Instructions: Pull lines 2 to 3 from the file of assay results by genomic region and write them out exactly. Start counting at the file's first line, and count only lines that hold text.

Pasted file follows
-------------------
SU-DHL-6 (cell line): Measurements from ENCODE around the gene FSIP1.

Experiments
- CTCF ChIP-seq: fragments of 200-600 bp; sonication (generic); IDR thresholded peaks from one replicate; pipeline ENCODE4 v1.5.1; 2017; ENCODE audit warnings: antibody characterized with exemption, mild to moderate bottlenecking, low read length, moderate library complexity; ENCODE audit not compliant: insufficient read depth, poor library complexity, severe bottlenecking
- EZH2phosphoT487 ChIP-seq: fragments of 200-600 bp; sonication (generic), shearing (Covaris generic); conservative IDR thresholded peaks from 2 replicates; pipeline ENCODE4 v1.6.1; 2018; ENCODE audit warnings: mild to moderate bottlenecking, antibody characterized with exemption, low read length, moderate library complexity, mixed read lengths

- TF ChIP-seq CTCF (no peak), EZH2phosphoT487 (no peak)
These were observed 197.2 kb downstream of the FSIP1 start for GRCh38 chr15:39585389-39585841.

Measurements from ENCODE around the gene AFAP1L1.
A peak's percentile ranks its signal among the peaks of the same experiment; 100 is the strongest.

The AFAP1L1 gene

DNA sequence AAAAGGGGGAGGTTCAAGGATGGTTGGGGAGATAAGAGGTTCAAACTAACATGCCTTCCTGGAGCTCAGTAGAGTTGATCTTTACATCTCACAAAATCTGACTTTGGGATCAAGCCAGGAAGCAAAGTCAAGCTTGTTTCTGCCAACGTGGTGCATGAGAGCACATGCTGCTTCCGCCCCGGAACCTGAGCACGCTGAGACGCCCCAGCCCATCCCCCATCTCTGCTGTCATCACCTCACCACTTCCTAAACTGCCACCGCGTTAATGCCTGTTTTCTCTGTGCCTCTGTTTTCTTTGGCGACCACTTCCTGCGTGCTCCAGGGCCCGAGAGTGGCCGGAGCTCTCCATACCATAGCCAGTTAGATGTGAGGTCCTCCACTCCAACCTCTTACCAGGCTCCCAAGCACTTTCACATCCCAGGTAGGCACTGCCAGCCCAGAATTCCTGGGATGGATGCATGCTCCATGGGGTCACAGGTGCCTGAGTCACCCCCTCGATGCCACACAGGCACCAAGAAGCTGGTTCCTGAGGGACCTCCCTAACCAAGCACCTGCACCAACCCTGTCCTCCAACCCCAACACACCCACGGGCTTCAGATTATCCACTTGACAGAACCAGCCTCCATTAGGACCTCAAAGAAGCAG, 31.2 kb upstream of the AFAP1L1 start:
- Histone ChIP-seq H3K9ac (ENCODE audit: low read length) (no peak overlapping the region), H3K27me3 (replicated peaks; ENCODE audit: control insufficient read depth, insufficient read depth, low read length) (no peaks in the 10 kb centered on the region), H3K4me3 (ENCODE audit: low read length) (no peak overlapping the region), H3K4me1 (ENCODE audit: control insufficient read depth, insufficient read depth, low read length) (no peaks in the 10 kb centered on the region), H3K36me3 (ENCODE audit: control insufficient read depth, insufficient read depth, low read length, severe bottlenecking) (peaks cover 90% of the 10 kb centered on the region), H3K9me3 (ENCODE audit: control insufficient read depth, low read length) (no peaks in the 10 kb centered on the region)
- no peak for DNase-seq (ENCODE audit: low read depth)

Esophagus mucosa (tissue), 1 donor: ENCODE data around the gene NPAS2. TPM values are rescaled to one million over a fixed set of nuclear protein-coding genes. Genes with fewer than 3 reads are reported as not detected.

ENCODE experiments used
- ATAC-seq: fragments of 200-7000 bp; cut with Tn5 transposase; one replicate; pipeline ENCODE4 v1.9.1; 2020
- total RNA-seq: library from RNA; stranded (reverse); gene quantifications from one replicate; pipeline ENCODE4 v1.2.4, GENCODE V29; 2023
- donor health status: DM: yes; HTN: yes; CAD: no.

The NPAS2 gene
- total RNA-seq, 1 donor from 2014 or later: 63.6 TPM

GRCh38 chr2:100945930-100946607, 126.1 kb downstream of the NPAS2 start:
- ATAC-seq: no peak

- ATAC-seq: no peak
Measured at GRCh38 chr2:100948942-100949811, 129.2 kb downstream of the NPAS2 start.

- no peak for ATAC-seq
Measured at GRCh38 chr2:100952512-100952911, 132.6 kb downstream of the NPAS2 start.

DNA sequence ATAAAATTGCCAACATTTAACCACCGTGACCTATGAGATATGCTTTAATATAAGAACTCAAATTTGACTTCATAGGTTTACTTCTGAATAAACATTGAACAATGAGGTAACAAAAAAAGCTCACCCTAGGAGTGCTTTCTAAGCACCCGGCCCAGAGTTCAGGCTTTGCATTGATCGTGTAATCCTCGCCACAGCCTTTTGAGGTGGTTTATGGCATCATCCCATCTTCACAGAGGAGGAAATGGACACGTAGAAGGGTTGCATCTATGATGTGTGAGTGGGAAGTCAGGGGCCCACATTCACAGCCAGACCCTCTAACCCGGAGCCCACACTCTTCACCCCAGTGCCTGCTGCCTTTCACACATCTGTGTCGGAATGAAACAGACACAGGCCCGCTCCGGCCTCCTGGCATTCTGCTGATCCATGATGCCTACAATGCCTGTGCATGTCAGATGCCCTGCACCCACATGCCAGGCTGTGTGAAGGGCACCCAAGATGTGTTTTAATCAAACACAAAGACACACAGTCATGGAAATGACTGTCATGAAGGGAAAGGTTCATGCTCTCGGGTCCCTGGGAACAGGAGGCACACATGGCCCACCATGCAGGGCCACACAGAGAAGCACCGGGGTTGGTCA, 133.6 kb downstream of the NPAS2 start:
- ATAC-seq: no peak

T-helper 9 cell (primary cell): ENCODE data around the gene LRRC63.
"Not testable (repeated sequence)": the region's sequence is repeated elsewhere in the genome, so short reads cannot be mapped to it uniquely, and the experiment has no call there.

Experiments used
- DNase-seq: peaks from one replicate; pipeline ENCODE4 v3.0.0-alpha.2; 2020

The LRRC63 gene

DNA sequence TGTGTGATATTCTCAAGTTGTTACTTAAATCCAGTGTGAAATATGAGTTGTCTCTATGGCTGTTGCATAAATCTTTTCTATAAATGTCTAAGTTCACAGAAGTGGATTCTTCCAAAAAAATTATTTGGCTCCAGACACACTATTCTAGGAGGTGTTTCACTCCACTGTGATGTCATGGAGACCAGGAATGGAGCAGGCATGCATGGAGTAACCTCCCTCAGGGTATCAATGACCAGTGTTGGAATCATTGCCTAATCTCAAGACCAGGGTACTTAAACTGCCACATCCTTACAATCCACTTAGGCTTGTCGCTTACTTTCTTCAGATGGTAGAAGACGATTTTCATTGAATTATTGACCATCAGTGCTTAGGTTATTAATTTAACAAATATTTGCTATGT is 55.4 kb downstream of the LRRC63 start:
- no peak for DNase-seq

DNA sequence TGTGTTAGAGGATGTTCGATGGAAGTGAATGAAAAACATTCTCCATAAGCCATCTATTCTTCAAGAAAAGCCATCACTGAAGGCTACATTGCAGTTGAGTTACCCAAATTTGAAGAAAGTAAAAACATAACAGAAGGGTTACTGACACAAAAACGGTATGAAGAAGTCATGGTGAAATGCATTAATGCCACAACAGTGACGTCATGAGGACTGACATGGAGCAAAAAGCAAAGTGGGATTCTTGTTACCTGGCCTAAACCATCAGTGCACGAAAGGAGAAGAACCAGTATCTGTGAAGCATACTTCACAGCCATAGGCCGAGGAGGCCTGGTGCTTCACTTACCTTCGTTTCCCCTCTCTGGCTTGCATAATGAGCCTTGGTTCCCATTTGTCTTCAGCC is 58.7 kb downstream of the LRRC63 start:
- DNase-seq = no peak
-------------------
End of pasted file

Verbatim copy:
Experiments
- CTCF ChIP-seq: fragments of 200-600 bp; sonication (generic); IDR thresholded peaks from one replicate; pipeline ENCODE4 v1.5.1; 2017; ENCODE audit warnings: antibody characterized with exemption, mild to moderate bottlenecking, low read length, moderate library complexity; ENCODE audit not compliant: insufficient read depth, poor library complexity, severe bottlenecking